Now I think about it... Cup Holders should be banned. A large Starbucks tips over on a roundabout. No cup holders, no temptation to sit a super size espresso in it.
And radios. They must be bad. Think about all the deaths from shouting at the Today program and smashing into a tree.

In fact the common denominator seems to be cars. Or people.
Ban them both. Just to be sure.

Dick Puddlecote said...

Excellent post.

A far bigger worry than SHS in cars is why the majority of our population are too dense to work out such relative risks for themselves (and therefore discard idiotic pleading like that exhibited by the Lung Foundation).

It's a combination of bigotry and abject education at play, unfortunately.

Pat said...

Re Dick
The majority of the population can and do correctly, if approximately, assess these dangers for themselves. They just can't be arsed to argue with self serving idiots, and rely on poor enforcement of the stupid rules:- hence since I started driving in the 60's no-one complained of the 30mph limit, they just drove at 40

English Pensioner said...

Today I saw a couple of council workers sitting in the cab of their parked truck, feet on dashboard, happily smoking, which infringes rules about smoking in company vehicles (or is it only cars?).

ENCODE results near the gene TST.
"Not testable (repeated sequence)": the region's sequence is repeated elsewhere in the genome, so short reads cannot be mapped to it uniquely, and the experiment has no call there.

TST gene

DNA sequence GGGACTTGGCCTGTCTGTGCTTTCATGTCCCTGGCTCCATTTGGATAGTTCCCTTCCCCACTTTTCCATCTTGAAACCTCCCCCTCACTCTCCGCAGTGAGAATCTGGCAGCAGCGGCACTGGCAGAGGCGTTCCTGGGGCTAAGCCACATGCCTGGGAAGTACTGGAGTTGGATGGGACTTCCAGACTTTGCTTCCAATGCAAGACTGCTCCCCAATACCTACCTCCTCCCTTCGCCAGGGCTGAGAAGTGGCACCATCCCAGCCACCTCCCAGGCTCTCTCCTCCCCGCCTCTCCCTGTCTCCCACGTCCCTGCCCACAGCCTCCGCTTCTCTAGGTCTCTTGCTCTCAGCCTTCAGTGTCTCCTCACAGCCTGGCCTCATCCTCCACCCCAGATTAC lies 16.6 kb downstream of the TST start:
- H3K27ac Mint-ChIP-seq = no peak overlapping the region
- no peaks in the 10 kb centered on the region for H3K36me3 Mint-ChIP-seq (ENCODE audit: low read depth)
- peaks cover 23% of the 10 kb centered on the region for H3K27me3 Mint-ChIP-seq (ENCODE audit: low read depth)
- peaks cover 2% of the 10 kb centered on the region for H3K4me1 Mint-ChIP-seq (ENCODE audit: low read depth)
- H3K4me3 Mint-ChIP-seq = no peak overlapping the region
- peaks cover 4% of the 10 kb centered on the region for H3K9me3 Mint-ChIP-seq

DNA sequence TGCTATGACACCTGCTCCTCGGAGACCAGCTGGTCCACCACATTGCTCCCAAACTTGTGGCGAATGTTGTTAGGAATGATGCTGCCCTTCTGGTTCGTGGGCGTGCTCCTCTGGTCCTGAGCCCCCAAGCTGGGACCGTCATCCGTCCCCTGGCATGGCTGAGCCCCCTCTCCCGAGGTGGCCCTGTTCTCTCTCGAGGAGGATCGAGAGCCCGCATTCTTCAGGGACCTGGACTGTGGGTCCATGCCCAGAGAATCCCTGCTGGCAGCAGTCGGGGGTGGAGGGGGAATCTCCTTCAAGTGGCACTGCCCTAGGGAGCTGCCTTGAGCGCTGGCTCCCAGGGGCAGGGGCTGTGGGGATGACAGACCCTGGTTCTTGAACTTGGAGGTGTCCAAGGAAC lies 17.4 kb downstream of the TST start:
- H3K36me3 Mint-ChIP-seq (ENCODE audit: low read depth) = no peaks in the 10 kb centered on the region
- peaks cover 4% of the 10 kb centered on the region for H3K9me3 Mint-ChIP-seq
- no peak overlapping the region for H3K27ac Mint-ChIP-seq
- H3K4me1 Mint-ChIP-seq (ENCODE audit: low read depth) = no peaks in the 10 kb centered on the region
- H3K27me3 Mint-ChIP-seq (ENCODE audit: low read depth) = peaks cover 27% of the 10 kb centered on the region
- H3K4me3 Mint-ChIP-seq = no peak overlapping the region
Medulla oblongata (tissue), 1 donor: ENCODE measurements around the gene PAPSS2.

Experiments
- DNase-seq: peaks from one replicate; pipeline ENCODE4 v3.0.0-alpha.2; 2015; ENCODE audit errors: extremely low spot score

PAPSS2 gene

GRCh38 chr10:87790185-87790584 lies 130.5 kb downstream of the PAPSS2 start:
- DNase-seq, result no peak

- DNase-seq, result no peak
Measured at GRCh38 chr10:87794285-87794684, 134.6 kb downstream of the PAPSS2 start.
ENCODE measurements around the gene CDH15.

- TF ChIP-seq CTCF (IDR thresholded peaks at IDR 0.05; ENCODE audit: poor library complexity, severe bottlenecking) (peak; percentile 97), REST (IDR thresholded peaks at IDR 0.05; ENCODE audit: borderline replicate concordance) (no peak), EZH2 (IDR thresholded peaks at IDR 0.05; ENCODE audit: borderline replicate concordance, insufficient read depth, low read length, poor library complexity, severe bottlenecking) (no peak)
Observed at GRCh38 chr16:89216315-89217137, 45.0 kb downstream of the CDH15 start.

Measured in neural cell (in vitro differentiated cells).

I was very tempted to take a quick photo and e-mail the council, but really, in spite of the fact that I'm a non-smoker, I couldn't give a damn!

Anonymous said...

You seem to prove that smoking in the csr makes almost no effect. Yet why is it so easy to smell the smoke then?

Raedwald said...

Fair question, anon. Human smell can detect minute quantities of some things; in Vietnam, the NVA could smell the spearmint toothpaste that the US forces used at long distance, despite the actual molecules that would have been in the air being incredibly few. We can smell rotten eggs from very, very low concentrations of Hydrogen Sulphide (though paradoxically we can't smell high volumes of the gas - which is a shame, because it's actually extremely lethal).

Ed P said...

Your figures are confused. 1 microgram is 1000 billionths (nanograms), not 1000 trillionths of a gram. Also ng/m3 or ng.m-3, not ng/m-3
But the points about releative concentrations are well made!

Weekend Yachtsman said...

"So go figure why the smoking Nazis (in this case the Lung Foundation and the RCP) are calling for a ban on smoking in cars"

Because they can, and because anything that extends their power and reminds the citizens that they are just worms, is worth doing.

e-cigarettes said...

I was very tempted to take a quick photo and e-mail the council, but really, in spite of the fact that I'm a non-smoker, I couldn't give a damn

English Pensioner said...

My only reason was that the council are apparently intending to prosecute a local firm for permitting staff to smoke in company cars, when I consider they should have far better things to do. But complaining would waste even more of my money.

Don Cox said...

"since I started driving in the 60's no-one complained of the 30mph limit, they just drove at 40"

The point of a 30-mile limit is to make people drive at 40 or less. If the limit was set to 40, people would drive at 50.

Raedwald said...

Ed - many thanks; now corrected